Saturday, September 29, 2007

New York Pizza -- Vito's vs. Lamonica's



Lamonica's
1066 Gayley Ave.
Los Angeles, CA 90024
(310) 208-8671
Google Local Info

Vito's Pizza
846 N La Cienega Blvd
Los Angeles, CA 90069

Get Directions
(310) 652-6859
Google Local Info

Before the NYC pizza smackdown, a plug for my wife Sa. This is the final weekend of EEMED, an Evening of Experimental Middle Eastern Dance. It's some of the Southland's best belly dance troupes in a group show featuring non-traditional music and choreography. From Sa's Pirates-inspired piece with the Perfumes of Araby to Desert Sin's jaw-dropping Hut of Baba Yaga, it's a very cool evening of watching scantily-clad ladies shake it to slinky tunes. For more info and tickets, click here.

Okay, on to the chow.

The ragingest foodie debate in in town has to be about the "best New York style pizza." Not only who serves it, but if, in fact, it exists in California. (Logically, of course, it doesn't. If it's not served in New York it's no longer New York by definition. The same could be said about Santa Maria Style BBQ, or Ensenada Fish tacos, or Hong Kong style seafood. Anyone who's tried to find a proper chili cheeseburger outside of LA knows what I'm talking about.)

Now, I'm a native Southern Californian, but I've done some time in Manhattan. I ate a lot pizza there, at some of the "right" places and some of the "wrong" places, and found it all to be, you know, pizza. Some of it was very good, some of it unremarkable, but I didn't find anything quintessentially or homogenously "New York" about it. There were thick crusts, thin crusts, saucy pizzas, cheesy pizzas... just like here.

But to New Yorkers, there seems to be something ineffable in their pizza, such that they find SoCal pie, in all of its variety, to be unworthy the name. So I went to two of the top contenders -- or, some would say, pretenders -- to the title of "best NY style pizza in L.A." to see what all the fuss is about.

Lamonica's has a nondescript storefront on Gayley Ave. a few blocks south of the UCLA campus. (Sorry, no photos... Food Crazy forgot his digital Elph). Inside, it's a classic college-town vibe -- if the town is New York. The walls are decorated with New York street signs and a lightup subway map. You might as well be in the East Village. Lamonica's (a sign proudly proclaims) flies in their dough from New York. Some New Yorkers say their pie is all about the dough. (They say the same about their bagels. Some even assert that it's the ... ahem... savory qualities of the East River water table that gives New York dough its signature texture and flavor The pie at Lamonica's is not what I picture when I think New York pizza... it's not a big, floppy, thin-crust triangle, it's an average-looking, Pizza Hut-sized slice. But the quality is remarkable. It's a perfect balance of cheese and sauce. The sweet italian sausage on my slice is intense with fennel and sweet spice. But it is, in fact, the crust that's noteworthy. Perfectly browned and crisp on the bottom, with a gentle char. There's a custardy top layer that tastes like "more!" In fact, whether because of the surprisingly small slice or the deliciousness of the product, I was still hungry after one slice, and ordered another (pepperoni). In any rustic contruction like a pizza, the whole is greater than the sum of the parts, and that's the case here. The Lamonica's pie has a an intense, slightly gritty quality that, combined with the funky decor, certainly evokes New York.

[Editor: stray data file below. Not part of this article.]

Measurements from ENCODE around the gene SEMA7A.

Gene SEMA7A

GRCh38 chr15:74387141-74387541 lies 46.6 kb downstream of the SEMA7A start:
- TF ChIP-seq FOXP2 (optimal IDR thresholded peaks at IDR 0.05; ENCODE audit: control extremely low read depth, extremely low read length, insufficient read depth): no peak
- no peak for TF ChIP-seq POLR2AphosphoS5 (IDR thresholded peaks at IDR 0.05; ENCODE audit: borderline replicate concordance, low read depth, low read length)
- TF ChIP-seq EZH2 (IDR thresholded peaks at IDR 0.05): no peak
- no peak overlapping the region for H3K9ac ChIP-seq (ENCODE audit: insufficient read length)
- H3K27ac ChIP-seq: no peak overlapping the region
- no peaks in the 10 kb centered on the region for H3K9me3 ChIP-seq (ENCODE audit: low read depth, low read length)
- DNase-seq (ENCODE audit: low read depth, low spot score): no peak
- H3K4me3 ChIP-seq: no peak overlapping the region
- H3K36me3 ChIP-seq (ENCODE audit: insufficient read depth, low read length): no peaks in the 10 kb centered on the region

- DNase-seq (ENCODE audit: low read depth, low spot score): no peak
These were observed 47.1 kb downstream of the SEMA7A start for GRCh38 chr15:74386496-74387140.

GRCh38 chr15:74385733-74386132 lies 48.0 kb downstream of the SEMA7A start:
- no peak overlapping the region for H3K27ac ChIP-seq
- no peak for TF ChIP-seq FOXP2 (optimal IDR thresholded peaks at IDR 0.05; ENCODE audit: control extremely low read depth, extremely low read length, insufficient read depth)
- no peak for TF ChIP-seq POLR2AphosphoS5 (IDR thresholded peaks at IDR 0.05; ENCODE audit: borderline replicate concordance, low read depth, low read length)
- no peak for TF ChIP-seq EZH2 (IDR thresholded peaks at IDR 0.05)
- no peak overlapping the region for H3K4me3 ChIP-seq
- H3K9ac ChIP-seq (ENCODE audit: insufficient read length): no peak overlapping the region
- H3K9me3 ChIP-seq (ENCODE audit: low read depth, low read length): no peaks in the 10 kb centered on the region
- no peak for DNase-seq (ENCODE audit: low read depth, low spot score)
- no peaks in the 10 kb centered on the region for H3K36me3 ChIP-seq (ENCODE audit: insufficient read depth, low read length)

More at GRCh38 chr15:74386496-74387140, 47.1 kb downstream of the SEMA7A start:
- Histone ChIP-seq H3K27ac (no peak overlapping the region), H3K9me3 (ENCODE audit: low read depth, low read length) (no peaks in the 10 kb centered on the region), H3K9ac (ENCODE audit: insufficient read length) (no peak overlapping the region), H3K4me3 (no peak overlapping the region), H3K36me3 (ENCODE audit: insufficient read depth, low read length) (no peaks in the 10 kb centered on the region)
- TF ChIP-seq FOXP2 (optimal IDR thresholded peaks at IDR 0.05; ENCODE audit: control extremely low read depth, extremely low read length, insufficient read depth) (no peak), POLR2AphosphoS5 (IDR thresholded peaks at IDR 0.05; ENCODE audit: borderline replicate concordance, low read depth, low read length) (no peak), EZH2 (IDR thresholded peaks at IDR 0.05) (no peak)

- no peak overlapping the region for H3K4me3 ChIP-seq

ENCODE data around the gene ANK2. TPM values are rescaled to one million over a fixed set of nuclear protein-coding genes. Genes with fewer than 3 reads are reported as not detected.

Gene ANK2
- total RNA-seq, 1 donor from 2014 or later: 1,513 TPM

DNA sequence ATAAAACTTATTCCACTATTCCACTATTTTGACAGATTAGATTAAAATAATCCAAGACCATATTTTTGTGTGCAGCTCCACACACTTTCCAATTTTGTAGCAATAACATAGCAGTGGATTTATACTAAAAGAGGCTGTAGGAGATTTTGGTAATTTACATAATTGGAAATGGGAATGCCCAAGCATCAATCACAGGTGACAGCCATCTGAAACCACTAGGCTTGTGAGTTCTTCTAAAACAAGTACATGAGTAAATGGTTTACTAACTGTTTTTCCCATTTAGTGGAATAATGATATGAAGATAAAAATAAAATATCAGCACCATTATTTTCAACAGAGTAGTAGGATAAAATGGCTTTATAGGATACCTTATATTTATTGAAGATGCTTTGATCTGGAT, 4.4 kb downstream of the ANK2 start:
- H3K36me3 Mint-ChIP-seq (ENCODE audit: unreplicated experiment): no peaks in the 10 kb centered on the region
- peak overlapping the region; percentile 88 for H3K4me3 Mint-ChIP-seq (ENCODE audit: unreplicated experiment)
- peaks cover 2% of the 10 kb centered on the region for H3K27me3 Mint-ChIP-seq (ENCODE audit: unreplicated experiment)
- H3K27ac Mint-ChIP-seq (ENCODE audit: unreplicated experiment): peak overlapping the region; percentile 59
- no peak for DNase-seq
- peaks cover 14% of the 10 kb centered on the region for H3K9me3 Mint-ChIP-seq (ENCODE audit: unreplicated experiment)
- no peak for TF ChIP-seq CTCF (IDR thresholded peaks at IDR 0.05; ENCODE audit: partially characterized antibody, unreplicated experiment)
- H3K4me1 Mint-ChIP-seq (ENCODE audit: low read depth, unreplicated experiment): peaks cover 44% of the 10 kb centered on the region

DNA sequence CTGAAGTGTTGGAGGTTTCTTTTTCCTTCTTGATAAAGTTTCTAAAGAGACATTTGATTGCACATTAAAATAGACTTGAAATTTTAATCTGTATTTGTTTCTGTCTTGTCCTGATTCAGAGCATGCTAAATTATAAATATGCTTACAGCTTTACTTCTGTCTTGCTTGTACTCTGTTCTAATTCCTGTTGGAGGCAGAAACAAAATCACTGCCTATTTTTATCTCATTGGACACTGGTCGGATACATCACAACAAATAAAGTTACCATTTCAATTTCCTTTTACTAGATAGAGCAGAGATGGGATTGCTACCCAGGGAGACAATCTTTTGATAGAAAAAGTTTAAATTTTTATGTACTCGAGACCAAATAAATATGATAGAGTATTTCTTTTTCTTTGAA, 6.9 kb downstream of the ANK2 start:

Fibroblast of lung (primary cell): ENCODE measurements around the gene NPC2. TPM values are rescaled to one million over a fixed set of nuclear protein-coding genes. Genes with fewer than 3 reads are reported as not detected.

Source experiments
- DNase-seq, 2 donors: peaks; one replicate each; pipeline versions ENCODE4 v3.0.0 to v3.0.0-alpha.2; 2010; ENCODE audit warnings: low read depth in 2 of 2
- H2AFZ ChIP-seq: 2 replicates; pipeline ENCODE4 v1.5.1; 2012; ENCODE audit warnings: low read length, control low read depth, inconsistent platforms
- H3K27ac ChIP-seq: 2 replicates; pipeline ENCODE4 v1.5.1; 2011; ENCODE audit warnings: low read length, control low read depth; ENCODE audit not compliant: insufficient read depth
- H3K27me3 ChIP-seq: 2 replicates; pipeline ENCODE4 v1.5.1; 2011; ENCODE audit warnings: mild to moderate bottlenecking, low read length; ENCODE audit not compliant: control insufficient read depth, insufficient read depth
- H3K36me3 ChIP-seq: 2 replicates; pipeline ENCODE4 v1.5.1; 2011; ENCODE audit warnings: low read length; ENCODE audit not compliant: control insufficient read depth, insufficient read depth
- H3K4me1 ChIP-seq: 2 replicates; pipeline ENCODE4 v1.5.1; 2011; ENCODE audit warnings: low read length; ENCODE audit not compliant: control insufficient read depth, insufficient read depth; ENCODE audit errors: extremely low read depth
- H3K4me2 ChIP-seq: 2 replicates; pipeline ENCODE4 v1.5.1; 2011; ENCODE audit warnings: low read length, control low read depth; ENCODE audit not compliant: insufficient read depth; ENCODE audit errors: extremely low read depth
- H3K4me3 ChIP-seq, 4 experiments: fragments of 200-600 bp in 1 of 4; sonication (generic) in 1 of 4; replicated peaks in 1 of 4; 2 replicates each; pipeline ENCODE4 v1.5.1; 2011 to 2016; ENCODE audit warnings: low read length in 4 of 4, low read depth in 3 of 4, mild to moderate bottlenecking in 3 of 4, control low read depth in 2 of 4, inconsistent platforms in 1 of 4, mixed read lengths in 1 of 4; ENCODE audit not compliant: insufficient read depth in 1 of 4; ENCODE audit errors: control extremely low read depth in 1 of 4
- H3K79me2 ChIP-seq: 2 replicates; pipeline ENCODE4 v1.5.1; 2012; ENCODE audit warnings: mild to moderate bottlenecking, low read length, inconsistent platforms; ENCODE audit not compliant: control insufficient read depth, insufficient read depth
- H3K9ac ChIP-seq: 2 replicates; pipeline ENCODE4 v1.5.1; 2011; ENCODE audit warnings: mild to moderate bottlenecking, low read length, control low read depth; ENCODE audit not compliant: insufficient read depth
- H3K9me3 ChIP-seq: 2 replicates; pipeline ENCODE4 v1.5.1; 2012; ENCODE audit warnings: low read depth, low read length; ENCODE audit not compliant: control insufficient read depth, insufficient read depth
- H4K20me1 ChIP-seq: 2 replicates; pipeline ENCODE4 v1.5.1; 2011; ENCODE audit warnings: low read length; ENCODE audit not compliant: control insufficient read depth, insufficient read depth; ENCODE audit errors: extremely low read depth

Or maybe it was the East River I was tasting.

Vito's, formerly of Los Feliz, has moved into a nondescript strip mall on the stretch of LaCienega filled with art galleries, rug emporia, and mid-end restaurants. No Manhattan vibe here like Lamonica's; it feels more like a Subway than the subway. But the slice is awesome. It has the same custardy crust as Lamonica's, but here, thin slices of jalapeƱo offset the sweetness of the slice's Italian sausage. Maybe I'm just being influenced by surroundings, but the pie tastes somehow "cleaner" to me, less gritty, perhaps more Californian, and -- for my taste at least -- a little better.


I'm not sure yet how these pies would compare side by side to some of my other favorites -- Antica, Dino's, and my personal favorite Pizza Bella. And being a non-New Yorker, I wouldn't presume to venture an opinion about their "authenticity" (the most overrated word in food criticism, IMHO). But they are tasty, tasty specimens of the species, and if you haven't checked 'em out, you should.

9 comments:

  1. Anonymous11:29 AM

    what about Albano's Brooklyn Pizzeria? Not a bad approximation of a slice of New York style pie, IMO.

    ReplyDelete
  2. Brooklynza9:02 AM

    Vito = 10, LaMonicas = 7.5, Albanos = 5 at best. Albanos is the perfect example of someone thinking that because they're from NY, they make NY pizza. Just ain't true. Same with Joe Peeps -- the pizza has no relation whatsoever to NYC other than the owner's lineage.

    Long live Vito.

    ReplyDelete
  3. Ob Askin7:30 PM

    When I worked in Pasadena a number of years ago there was a Lamonica's a few blocks away on Colorado Blvd.. The first time I went there - with their NY Subway motif and sign promising imported NY dough - it was a "eureka" moment for me. Being from Brooklyn, and after spending half my life in L.A., it was the first time I had a pizza by the Pacific that actually evoked memories of what my native pizza was like. These are the traits I associate with "NY style pizza": 1) the crust is thin, but doughy, with a nice crunchy bottom char - but not crisp like a cracker. 2) The edge of the crust must be thick, like a handle filled with air. This comes from a dough that rises quickly in a very hot oven and is filled with seared-over air bubbles. 3) Only "traditional" ingredients. No chicken strips, no sprouts, and for all that is good and just - no pineapple and ham! 4) The cheese must be thick and flowing, and you've got to be careful that your first bite doesn't pull the whole cheese topping off its base in one big glob. 4) Expect grease dripping down your forearm when you fold it - as is the only proper way to transport the pizza to your mouth.